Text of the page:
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Other/Miscellaneous => Off-Topic Discussion => Topic started by: drinkanddestroy on June 11, 2012, 01:41:25 AM



Title: The Woman in the Window (1944)
Post by: drinkanddestroy on June 11, 2012, 01:41:25 AM
http://www.imdb.com/title/tt0037469/

The Woman in the Window (1944)  

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Previous post by cigar joe: http://www.fistful-of-leone.com/forums/index.php?topic=1822.msg150022#msg150022

Woman In The Window (1944) director Fritz Lang, with Edward G. Robinson, Joan Bennett, Raymond Massey,    Edmund Breon, and Dan Duryea.

Professor Wanley (Robinson) and his friends obsess about a portrait of a woman in the window next to their men's club. Wanley just happens to meet the woman while admiring her portrait, and finds himself in her apartment when her boyfriend bursts in and attacks Wanley. During their confrontation Wanley is getting choked to the point of unconsciousness when he manages to stab him to death.

So beings the story of cover-up and blackmail. Its a bit of a lighthearted noir than most, if I had to choose between this and "Scarlet Street" I'd go with the latter. 7/10


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Title: Re: The Woman in the Window (1944)
Post by: drinkanddestroy on June 11, 2012, 01:45:44 AM
I have to strongly disagree with cigar joe on this one: for me, this is a 9/10 - one of the best noirs I've seen.


I don't think this movie is lighthearted at all. Disagree? Check out this review on "Film Noir of the Week," by Spencer Selby. http://www.noiroftheweek.com/2007/07/woman-in-window.html (that review contains spoilers).


IMO, Edward G. Robinson's performance here is one of the very greatest of all-time.

I am glad that the studios eventually began leaving the fast-talking gangster roles to Cagney, and giving Robinson and Bogie more serious roles, which they were much better in. Cagney was easily the best of the 3 at playing the fast-talking gangster, but the other two really excelled once they were given more serious roles. Even Robinson's gangster in Key Largo --- older, more mature, without all the tough-guy hard-boiled way of speaking --- is a much better character than Little Caesar.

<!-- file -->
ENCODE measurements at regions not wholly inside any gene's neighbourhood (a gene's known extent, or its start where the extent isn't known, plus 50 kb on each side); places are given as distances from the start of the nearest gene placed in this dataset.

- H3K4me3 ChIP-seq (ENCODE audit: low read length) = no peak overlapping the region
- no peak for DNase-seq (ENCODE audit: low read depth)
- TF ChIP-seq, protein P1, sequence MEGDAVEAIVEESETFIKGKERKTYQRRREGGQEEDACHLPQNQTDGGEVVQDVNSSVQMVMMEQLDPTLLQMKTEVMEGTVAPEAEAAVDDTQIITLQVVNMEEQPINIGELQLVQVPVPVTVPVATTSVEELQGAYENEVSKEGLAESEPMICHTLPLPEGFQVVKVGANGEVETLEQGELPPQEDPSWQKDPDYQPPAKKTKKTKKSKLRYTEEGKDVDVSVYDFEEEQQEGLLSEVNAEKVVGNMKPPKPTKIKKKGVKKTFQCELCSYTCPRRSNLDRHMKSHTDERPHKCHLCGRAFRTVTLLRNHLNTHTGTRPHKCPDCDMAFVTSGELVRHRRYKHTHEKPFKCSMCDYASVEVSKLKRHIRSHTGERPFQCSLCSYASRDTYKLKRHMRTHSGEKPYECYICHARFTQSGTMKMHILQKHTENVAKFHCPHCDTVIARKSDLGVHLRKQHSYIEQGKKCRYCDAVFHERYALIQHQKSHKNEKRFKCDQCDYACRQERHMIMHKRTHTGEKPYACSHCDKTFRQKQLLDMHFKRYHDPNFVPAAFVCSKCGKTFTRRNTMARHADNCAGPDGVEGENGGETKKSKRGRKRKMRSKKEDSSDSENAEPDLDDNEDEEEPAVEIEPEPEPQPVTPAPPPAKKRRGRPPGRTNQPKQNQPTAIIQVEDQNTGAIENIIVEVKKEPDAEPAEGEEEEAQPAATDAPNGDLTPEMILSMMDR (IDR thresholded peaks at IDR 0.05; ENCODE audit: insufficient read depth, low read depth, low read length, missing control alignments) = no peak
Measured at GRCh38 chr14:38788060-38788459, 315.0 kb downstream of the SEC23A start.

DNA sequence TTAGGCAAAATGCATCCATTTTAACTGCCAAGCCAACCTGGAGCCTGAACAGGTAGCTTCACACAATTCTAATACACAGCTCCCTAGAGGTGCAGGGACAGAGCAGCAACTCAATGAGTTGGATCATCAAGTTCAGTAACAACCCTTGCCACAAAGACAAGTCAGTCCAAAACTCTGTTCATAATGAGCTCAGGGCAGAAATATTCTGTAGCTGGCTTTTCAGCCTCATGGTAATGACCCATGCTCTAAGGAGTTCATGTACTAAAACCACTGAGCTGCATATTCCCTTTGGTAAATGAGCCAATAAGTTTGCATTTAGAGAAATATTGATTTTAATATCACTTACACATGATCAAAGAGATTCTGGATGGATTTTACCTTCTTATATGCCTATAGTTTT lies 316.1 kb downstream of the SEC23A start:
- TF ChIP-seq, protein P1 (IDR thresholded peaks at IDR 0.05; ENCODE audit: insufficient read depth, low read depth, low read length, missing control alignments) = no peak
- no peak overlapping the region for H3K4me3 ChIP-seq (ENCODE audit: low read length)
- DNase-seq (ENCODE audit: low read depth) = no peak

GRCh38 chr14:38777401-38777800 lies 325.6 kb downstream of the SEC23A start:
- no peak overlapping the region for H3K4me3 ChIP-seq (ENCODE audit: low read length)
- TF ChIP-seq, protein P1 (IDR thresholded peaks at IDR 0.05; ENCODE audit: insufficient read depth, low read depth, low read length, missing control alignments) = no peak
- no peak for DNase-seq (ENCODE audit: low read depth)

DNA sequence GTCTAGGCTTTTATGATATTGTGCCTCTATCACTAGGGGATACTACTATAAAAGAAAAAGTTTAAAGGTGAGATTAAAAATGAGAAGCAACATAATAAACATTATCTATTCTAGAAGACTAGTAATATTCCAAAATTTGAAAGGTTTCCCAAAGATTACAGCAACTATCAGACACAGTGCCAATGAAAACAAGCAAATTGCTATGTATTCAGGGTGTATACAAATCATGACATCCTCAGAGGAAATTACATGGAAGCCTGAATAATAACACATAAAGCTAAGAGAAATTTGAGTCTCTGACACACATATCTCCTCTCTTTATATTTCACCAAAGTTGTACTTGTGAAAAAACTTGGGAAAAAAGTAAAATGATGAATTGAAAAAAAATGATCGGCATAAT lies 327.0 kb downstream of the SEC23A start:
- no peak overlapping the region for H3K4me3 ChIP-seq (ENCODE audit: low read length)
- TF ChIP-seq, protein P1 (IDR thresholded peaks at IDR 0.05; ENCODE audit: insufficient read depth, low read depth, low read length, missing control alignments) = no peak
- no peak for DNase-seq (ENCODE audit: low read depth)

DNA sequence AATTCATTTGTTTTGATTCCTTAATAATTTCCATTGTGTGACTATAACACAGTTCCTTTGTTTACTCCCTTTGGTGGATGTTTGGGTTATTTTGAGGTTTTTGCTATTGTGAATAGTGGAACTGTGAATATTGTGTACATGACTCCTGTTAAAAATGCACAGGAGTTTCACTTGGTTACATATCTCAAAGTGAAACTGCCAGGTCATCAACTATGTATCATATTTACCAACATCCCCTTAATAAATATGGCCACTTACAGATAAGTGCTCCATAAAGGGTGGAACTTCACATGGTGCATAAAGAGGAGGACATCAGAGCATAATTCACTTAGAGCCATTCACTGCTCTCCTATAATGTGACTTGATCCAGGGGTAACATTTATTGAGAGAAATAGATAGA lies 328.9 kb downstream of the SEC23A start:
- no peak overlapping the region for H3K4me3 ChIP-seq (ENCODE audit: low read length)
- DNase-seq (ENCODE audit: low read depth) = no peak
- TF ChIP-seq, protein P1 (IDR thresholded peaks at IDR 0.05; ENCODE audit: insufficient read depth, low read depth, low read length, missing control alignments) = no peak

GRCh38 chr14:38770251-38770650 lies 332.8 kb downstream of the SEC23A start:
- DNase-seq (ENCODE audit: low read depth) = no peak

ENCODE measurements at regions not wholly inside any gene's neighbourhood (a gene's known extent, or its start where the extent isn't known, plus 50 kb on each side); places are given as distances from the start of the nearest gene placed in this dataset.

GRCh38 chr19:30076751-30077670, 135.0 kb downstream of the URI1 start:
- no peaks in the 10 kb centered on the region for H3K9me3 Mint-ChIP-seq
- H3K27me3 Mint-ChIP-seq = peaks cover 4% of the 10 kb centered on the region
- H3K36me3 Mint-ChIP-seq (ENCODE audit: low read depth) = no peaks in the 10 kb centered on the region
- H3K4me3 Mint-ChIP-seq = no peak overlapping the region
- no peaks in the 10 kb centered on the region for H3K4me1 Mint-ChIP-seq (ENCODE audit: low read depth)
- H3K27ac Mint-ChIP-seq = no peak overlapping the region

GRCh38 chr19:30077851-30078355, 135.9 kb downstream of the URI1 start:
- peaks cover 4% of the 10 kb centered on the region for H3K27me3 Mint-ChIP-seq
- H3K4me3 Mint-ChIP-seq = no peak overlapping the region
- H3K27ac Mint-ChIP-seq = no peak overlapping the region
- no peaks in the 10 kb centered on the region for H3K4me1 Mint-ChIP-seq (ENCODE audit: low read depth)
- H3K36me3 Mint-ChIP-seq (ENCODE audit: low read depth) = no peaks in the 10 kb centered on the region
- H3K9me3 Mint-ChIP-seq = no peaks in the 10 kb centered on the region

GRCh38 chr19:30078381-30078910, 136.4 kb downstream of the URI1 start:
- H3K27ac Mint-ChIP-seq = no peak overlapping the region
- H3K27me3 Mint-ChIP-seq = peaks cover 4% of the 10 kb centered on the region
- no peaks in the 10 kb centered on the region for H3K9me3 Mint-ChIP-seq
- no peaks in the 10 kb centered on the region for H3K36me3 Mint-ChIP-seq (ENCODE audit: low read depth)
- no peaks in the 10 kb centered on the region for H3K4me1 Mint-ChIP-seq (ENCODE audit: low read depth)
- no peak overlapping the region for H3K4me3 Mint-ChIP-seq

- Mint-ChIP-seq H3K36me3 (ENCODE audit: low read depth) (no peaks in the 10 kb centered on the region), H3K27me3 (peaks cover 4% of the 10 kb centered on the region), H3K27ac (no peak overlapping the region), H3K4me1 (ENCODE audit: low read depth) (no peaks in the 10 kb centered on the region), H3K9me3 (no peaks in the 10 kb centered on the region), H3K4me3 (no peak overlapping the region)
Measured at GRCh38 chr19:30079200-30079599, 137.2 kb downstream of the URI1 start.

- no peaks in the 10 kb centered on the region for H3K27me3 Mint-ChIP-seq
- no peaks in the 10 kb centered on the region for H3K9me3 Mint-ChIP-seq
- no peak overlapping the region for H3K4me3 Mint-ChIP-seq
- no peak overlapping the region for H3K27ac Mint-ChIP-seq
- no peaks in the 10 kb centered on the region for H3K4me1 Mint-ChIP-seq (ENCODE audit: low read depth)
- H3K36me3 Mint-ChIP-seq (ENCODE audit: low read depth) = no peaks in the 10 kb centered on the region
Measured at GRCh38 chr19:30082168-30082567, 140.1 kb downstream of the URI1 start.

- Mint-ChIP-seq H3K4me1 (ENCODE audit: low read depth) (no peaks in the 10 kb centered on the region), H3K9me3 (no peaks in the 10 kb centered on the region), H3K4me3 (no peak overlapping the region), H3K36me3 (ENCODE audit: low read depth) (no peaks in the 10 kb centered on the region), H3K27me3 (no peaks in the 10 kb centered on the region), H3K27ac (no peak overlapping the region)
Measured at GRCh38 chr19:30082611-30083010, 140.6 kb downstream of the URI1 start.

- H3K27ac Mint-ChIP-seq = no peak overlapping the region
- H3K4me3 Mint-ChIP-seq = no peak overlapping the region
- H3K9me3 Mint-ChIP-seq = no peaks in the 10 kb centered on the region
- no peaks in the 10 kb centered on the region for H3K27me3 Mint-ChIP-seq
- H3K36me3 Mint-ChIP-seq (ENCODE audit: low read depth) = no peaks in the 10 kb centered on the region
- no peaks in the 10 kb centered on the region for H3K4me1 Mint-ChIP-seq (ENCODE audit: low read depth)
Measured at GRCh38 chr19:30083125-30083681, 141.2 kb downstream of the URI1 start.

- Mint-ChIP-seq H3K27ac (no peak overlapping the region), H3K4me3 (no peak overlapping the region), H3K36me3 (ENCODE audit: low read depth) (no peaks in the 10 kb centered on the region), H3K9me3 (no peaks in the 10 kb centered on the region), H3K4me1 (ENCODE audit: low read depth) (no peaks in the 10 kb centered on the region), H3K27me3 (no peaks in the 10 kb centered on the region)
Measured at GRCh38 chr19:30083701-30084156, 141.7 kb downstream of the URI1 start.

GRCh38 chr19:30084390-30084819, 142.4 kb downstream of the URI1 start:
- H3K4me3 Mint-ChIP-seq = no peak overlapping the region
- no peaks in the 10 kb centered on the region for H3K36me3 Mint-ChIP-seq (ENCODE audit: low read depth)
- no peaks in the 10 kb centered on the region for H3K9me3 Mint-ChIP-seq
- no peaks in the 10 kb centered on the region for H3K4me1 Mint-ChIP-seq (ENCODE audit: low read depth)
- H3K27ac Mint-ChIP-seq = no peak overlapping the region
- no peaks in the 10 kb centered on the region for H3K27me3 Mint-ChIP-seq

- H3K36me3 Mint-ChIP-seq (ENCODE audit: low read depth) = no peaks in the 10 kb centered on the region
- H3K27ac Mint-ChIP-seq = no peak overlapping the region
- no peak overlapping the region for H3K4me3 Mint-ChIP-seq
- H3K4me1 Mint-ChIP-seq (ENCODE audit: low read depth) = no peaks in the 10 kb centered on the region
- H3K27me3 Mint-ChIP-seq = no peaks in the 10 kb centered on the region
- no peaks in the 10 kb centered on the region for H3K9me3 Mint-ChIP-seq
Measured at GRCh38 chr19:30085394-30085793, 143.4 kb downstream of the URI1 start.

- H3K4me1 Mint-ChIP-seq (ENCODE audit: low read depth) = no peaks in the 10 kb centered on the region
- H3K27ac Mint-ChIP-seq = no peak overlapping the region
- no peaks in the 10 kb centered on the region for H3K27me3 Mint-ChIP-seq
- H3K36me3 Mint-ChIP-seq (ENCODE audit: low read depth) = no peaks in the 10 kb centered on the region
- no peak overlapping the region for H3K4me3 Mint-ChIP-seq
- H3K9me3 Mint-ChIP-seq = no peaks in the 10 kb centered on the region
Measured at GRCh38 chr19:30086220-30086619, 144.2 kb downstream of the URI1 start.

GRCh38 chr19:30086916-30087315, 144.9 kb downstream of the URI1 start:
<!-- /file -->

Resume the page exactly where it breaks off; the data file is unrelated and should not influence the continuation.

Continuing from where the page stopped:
Robinson's performance in TWITW just totally blew me away. This isn't merely "one of the greatest performances ever"; it's in the elite of the elite.

One drawback of the TWITW is that like so many movies of its era, the whole thing is so obviously shot on sets, so while they can call it "Manhattan" or "Upstate New York" or whatever, it may as well be fucking Kalamazoo. Nothing ever gives you the feel of being in New York. The problem with this isn't simply that we are missing what could be nice location shots; it's that we are constantly being reminded: this is all just some Hollywood backlot. But that's no different than so many movies of its era, so what can you do....


Title: Re: The Woman in the Window (1944)
Post by: dave jenkins on June 11, 2012, 09:56:16 AM
What spoils the film for me is the ending. Up until then, though, it's pretty good.

Not as good as Scarlet Street, though. A lot of people think of WitW as a kind of rehearsal by Lang and crew for SS. Whether this is a valid way to view things or not, the latter film seems better put together than the former (IMHO).


Title: Re: The Woman in the Window (1944)
Post by: drinkanddestroy on June 11, 2012, 11:22:46 AM
if you read that review in Film Noir of the Week that I posted previously, I think it justifies the ending pretty well. Even if you disagree with the ending, that doesn't change the first awesome 98% of the movie.